Lesson 19: Selecting your photos - camera roll review as reflection and gratitude

If you’ve been keeping up with your photo-a-day project, you have likely been getting into the habit of reviewing your camera roll daily to select your photo of the day.

But I want to talk a little more about how I approach this task so that it is more than a to-do - it is an act of self-care and an opportunity for reflection and gratitude.

While I know it can be tempting to scroll quickly through your photos while multi-tasking, I encourage you to create a little bit more space for this ritual when you can. I’m not talking about anything elaborate, but I like to at least wait until the kids are in bed and I can settle in on the sofa and really enjoy the moment. Or do it over your morning coffee before your kids are awake, or during your lunch break at work (if you have such a thing) or whenever suits your routine.

In the end, this was my favorite "first day of kindergarten" photo of Jack, even though I had better quality photos on my DSLR. His "I nailed it" posture and expression were what I most wanted to remember about the day.

In the end, this was my favorite "first day of kindergarten" photo of Jack, even though I had better quality photos on my DSLR. His "I nailed it" posture and expression were what I most wanted to remember about the day.

The point is not to make it another item on your to-do list, but to think of it as a little treat for yourself that you can look forward to and enjoy.

If you’re new to a photo-a-day project, I do suggest that you try to do this daily to begin with because the “instant gratification” of selecting and uploading your photo will help you stay motivated and on track.

But if you can’t do it daily, that’s ok.  You can always catch up.

As you look through your photos, try not to judge the quality of the photo itself, but instead look for and recall the emotions.

  • What were you or your subjects feeling in the moment?
  • What do you notice and see in your photos that maybe you didn’t have time to stop and reflect on in the moment?
  • Which photos best capture what you most want to remember about the day?

Yes, look at lighting, composition and focus, but only as they help to support the story that you want to tell.

Look for emotionally good vs. technically good photos and keep yourself honest - sometimes the “best” photo technically or visually is not actually the moment you most want to remember. 

DSLR photo - although not necessarily the "best" technically from our camping trip., but I love the emotions captured here. Although I am not in the photo visually, it remind me of the four of us sitting around talking, laughing and playing after dinner.

DSLR photo - although not necessarily the "best" technically from our camping trip., but I love the emotions captured here. Although I am not in the photo visually, it remind me of the four of us sitting around talking, laughing and playing after dinner.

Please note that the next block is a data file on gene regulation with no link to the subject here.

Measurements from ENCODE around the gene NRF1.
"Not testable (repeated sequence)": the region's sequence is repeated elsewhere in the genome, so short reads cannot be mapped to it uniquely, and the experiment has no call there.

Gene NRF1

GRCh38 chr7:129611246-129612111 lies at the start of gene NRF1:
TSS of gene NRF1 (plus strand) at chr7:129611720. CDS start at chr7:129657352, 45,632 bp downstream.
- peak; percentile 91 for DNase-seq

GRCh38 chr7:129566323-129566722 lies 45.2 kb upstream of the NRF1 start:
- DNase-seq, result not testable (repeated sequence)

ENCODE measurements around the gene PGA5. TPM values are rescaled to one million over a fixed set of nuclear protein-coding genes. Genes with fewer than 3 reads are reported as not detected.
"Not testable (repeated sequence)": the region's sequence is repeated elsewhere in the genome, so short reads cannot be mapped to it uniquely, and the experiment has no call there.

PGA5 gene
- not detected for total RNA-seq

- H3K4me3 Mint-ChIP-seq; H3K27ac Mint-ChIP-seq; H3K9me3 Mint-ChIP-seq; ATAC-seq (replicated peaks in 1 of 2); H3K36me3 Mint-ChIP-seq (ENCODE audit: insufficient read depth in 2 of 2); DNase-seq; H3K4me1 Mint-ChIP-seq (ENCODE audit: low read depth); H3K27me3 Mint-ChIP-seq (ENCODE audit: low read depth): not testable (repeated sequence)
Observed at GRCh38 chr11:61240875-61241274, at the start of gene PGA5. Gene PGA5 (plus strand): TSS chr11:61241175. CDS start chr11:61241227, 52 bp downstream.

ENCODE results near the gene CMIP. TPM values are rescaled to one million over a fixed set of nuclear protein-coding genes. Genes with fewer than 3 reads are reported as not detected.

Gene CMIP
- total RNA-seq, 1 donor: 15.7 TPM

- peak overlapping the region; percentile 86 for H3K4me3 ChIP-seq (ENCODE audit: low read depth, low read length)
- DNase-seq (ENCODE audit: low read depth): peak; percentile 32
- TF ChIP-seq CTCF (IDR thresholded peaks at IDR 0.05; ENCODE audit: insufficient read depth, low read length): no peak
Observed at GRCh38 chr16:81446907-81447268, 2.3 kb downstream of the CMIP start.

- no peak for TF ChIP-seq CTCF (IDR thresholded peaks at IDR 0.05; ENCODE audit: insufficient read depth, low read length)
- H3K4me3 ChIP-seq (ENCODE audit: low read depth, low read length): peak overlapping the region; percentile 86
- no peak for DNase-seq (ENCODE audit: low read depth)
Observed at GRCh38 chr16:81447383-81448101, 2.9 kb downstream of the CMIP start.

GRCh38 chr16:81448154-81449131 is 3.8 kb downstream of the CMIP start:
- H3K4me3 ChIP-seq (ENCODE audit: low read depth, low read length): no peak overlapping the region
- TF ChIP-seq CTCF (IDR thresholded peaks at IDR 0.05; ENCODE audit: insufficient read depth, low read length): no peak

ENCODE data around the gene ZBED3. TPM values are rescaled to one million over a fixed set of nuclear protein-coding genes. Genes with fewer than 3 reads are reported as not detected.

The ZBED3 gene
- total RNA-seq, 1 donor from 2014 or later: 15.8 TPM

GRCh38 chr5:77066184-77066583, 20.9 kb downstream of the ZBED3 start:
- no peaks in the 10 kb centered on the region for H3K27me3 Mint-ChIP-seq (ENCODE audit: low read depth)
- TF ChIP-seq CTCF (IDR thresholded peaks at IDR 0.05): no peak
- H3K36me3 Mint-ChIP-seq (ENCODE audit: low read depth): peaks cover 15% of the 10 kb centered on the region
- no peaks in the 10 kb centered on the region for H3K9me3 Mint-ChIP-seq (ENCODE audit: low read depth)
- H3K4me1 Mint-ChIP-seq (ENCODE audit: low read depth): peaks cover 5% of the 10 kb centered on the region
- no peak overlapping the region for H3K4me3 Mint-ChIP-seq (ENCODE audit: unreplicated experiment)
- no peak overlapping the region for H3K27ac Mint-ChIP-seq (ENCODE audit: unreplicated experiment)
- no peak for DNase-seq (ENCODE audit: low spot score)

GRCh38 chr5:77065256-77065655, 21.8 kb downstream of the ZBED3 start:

Put this into action:

  • Turn your camera review and selection process into a ritual that you can look forward to - it doesn’t have to take a long time, just be a little bit intentional about it
  • As you look through your photos, focus on the recalling the emotions and noticing things you didn’t have time to stop and reflect on in the moment
  • Look for emotionally good vs technically good photos and select the photo(s) that best capture what you most want to remember about the day - “favorite” them on your smartphone
  • Go back and look at all your “favorites” for the day and select the ONE photo that BEST reflects what you most remember about the day for your photo-a-day project. Of course, you can share more than one photo for the day on social media or set them aside for your photo project

Taking it further:

  • If you are using, for example, LR mobile or an app or software that offers a star rating system, I typically give 95% of my photos either 4 stars or no stars, with the occasional 5 stars for photos that are totally out of the ballpark, and 3 stars for photos that I want to set aside in case I need them in an album to, for example, fully tell the story of the day. I definitely wouldn’t try to rate each photo on a scale of 1-5. 

Once you have an understanding from the next few lessons of how editing can improve or salvage photos, you can bear this approach in mind when you select photos that may not look great but you know will be worthy of keeping and sharing once you edit them.

Jack happily waving good bye from the window on the second day of camp - with Liam next to him. Not a great photo technically but it meant to much to me that we had a good drop-off and Jack was adjusting so quickly. Definitely an emotionally vs technically good photo.

Jack happily waving good bye from the window on the second day of camp - with Liam next to him. Not a great photo technically but it meant to much to me that we had a good drop-off and Jack was adjusting so quickly. Definitely an emotionally vs technically good photo.

Today’s photo prompt: What are you grateful for?
Next up: Editing for composition - rotate, straighten, crop

Note: I'll be giving you daily photo prompts to help you in your photo-a-day project, but they are completely optional. Ultimately you should choose the photo for your project that best reflects what you most want to remember about the day.

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